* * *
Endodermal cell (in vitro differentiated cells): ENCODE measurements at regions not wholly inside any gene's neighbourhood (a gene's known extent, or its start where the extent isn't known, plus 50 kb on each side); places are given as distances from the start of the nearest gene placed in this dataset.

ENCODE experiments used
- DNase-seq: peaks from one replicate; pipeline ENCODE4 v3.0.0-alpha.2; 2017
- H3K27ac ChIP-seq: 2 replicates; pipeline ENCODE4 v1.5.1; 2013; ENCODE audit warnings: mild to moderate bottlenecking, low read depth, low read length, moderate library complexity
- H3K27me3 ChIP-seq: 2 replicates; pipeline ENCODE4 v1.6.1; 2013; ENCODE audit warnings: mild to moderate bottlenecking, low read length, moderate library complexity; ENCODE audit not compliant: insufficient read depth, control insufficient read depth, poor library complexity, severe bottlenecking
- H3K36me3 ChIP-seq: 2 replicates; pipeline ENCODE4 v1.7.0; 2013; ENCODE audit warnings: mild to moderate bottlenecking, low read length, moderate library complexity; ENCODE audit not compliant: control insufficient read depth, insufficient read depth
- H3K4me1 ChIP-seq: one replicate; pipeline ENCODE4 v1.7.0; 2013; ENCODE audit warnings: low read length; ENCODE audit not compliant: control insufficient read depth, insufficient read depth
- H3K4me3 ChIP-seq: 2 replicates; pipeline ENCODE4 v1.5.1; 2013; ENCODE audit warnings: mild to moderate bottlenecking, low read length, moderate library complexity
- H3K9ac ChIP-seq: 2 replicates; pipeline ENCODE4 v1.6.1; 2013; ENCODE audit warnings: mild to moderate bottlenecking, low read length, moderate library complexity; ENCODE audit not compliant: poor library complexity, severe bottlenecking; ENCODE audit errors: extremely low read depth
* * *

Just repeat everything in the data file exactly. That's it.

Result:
Endodermal cell (in vitro differentiated cells): ENCODE measurements at regions not wholly inside any gene's neighbourhood (a gene's known extent, or its start where the extent isn't known, plus 50 kb on each side); places are given as distances from the start of the nearest gene placed in this dataset.

ENCODE experiments used
- DNase-seq: peaks from one replicate; pipeline ENCODE4 v3.0.0-alpha.2; 2017
- H3K27ac ChIP-seq: 2 replicates; pipeline ENCODE4 v1.5.1; 2013; ENCODE audit warnings: mild to moderate bottlenecking, low read depth, low read length, moderate library complexity
- H3K27me3 ChIP-seq: 2 replicates; pipeline ENCODE4 v1.6.1; 2013; ENCODE audit warnings: mild to moderate bottlenecking, low read length, moderate library complexity; ENCODE audit not compliant: insufficient read depth, control insufficient read depth, poor library complexity, severe bottlenecking
- H3K36me3 ChIP-seq: 2 replicates; pipeline ENCODE4 v1.7.0; 2013; ENCODE audit warnings: mild to moderate bottlenecking, low read length, moderate library complexity; ENCODE audit not compliant: control insufficient read depth, insufficient read depth
- H3K4me1 ChIP-seq: one replicate; pipeline ENCODE4 v1.7.0; 2013; ENCODE audit warnings: low read length; ENCODE audit not compliant: control insufficient read depth, insufficient read depth
- H3K4me3 ChIP-seq: 2 replicates; pipeline ENCODE4 v1.5.1; 2013; ENCODE audit warnings: mild to moderate bottlenecking, low read length, moderate library complexity
- H3K9ac ChIP-seq: 2 replicates; pipeline ENCODE4 v1.6.1; 2013; ENCODE audit warnings: mild to moderate bottlenecking, low read length, moderate library complexity; ENCODE audit not compliant: poor library complexity, severe bottlenecking; ENCODE audit errors: extremely low read depth